As always we’re approaching this from a cancer new product development perspective, and our choice is always a balance of emerging new targets and drugs, as well as following those we’ve previously written about.

To learn more from our oncology analysis and get a heads up on insights and commentary pertaining to ESMO 2020, subscribers can log-in or you can click to gain access to BSB Premium Content.

This content is restricted to subscribers

Scaling the ramparts in Real Madrido

It feels slightly surreal to be writing about this year’s annual ESMO confab instead of attending in person in Madrid, Spain.

While much of the time and attention at ESMO is usually focused on the major phase 3 readouts from various clinical trials, we will be covering these during the meeting as they are presented to avoid repetition since many of the topline company trial results have already been announced.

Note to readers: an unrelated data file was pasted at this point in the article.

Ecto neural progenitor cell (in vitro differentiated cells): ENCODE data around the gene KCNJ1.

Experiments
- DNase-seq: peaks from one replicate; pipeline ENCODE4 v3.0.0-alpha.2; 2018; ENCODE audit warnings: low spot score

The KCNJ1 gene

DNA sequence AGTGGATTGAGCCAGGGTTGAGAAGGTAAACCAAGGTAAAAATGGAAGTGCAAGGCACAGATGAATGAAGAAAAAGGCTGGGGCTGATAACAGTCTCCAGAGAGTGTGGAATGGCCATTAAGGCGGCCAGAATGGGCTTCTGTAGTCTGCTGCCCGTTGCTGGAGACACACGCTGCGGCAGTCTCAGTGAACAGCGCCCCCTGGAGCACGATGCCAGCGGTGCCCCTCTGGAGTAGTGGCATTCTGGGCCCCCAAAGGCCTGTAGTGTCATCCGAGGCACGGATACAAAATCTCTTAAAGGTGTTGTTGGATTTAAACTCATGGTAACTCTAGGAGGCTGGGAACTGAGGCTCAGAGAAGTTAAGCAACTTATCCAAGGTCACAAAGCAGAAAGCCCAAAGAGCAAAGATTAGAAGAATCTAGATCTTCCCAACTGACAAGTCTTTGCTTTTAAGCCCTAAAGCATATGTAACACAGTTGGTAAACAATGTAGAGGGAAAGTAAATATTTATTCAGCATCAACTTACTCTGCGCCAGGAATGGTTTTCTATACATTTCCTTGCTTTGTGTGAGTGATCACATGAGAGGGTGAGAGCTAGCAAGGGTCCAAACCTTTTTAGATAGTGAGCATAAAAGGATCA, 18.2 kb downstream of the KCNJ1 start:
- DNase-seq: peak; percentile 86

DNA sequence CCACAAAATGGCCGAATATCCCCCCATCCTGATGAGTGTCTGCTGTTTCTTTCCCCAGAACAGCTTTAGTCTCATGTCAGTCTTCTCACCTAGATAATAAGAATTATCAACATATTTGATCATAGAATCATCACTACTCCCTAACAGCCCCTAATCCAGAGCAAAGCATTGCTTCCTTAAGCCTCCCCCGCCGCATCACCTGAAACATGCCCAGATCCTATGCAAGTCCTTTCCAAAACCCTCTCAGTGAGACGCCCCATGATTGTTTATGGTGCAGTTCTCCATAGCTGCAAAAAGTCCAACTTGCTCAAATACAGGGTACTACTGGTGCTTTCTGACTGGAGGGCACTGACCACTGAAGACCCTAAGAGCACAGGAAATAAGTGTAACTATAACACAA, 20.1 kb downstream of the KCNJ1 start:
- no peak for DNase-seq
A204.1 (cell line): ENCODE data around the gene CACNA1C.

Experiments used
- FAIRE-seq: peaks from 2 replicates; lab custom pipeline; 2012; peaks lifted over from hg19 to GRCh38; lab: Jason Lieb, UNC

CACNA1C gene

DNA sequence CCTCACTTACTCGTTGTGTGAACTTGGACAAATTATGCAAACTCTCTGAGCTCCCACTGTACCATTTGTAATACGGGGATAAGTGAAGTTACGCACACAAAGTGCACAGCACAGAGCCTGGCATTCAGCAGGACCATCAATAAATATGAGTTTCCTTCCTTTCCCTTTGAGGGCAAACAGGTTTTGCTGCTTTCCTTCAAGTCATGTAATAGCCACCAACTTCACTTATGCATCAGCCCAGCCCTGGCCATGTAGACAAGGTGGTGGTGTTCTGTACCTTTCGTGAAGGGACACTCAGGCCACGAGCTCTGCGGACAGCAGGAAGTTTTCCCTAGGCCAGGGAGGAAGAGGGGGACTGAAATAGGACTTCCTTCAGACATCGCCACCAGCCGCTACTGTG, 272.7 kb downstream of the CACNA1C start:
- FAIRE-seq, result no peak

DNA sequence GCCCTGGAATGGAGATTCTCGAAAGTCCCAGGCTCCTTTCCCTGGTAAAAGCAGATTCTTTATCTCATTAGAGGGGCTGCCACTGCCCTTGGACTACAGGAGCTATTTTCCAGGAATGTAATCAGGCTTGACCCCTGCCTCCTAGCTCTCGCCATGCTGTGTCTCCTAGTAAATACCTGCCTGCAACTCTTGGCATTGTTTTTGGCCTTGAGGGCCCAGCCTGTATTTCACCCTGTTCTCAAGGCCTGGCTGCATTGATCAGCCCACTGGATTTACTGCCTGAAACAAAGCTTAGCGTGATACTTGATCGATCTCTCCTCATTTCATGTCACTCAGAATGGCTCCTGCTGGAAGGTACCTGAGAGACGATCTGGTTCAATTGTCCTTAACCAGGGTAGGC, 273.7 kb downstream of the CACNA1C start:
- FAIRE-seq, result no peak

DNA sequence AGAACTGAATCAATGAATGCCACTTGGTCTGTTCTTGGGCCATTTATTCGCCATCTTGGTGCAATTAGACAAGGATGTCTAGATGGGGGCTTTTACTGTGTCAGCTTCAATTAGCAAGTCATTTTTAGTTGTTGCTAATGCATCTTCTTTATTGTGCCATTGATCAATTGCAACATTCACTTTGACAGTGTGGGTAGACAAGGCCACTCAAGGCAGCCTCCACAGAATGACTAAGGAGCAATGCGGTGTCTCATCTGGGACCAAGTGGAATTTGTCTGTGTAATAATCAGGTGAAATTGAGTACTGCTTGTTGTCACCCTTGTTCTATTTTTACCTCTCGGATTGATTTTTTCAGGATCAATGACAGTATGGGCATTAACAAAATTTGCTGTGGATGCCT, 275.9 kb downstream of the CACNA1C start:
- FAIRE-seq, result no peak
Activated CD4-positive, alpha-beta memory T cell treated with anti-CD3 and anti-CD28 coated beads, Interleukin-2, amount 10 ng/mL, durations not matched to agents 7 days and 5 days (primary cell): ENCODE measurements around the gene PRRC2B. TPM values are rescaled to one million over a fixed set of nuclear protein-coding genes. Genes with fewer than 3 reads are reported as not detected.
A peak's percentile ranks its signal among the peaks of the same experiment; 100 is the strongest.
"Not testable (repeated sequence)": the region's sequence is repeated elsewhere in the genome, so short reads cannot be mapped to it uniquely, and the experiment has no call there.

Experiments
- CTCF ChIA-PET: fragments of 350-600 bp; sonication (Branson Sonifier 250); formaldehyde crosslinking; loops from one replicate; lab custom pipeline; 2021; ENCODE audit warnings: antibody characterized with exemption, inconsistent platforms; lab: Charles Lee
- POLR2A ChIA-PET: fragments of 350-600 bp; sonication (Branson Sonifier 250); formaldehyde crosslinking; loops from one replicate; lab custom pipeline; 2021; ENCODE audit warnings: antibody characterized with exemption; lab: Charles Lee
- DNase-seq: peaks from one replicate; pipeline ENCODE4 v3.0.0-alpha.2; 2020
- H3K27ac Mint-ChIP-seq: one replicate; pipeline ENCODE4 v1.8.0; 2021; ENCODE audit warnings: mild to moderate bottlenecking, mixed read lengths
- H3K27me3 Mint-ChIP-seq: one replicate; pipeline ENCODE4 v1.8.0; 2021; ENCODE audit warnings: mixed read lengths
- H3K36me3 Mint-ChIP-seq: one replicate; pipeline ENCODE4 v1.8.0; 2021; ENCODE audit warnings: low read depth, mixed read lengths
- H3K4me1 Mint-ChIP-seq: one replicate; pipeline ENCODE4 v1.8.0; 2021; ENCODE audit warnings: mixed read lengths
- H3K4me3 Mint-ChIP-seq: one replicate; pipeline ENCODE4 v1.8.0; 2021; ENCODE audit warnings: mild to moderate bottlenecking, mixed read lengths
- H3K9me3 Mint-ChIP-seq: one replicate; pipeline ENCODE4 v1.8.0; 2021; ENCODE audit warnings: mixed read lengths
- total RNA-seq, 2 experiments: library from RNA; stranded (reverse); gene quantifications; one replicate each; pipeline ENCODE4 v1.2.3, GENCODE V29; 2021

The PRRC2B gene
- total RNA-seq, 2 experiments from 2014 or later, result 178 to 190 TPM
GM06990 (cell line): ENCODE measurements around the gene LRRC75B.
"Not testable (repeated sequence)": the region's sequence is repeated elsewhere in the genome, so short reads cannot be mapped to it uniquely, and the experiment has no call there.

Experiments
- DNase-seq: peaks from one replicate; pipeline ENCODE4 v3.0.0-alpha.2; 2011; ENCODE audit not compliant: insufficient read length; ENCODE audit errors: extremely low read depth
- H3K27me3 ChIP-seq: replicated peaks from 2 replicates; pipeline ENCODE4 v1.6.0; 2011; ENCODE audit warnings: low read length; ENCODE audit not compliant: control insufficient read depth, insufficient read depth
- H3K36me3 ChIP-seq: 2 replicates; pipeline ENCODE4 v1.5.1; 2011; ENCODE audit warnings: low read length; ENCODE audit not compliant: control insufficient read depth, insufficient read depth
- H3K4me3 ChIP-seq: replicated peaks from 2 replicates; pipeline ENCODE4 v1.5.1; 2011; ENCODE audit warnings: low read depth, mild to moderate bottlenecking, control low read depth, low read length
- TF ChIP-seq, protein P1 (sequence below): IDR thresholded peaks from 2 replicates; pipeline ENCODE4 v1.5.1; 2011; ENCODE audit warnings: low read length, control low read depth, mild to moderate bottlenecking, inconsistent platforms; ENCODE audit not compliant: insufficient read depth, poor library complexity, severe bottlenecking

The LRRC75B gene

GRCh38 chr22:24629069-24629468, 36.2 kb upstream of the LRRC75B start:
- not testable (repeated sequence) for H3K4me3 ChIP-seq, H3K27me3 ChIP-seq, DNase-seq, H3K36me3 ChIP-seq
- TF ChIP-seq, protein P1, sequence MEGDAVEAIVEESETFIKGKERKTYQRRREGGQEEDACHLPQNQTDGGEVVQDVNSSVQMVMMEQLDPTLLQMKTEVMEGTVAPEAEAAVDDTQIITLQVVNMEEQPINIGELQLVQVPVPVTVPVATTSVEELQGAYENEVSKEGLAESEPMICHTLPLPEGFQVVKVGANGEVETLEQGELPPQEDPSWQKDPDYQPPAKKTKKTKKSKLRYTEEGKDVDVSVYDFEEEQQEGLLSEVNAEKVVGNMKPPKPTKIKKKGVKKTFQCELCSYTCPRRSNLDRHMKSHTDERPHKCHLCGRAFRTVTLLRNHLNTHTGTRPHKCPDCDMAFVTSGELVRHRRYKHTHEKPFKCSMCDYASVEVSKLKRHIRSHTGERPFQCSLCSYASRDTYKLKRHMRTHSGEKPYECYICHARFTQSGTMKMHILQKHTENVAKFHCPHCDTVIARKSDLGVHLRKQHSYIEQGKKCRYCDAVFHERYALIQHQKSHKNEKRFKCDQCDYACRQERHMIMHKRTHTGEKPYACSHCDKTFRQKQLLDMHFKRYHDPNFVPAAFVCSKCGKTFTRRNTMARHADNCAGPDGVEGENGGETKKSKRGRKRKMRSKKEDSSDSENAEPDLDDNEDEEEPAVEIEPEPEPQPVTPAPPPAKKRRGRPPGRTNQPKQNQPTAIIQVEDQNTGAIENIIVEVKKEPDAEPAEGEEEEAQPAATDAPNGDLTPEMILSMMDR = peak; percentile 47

In this year’s conference Preview series, I wanted to take a step back and explore early new product development in several forms:

  • Biomarkers and potential new ways of predicting outcomes in development
  • Emerging novel targets of interest
  • Developmental therapeutics – trials and tribulations

This initial review will tackle some important developments pertaining to various biomarkers of interest.

To learn more from our oncology analysis and get a heads up on insights and commentary pertaining to ESMO 2020, subscribers can log-in or you can click to gain access to BSB Premium Content.

This content is restricted to subscribers

Sadly not the #blisterwalk this year

Not in Chicago – Breast cancer has been a hot topic again on several fronts after a bit of a lull on the R&D front.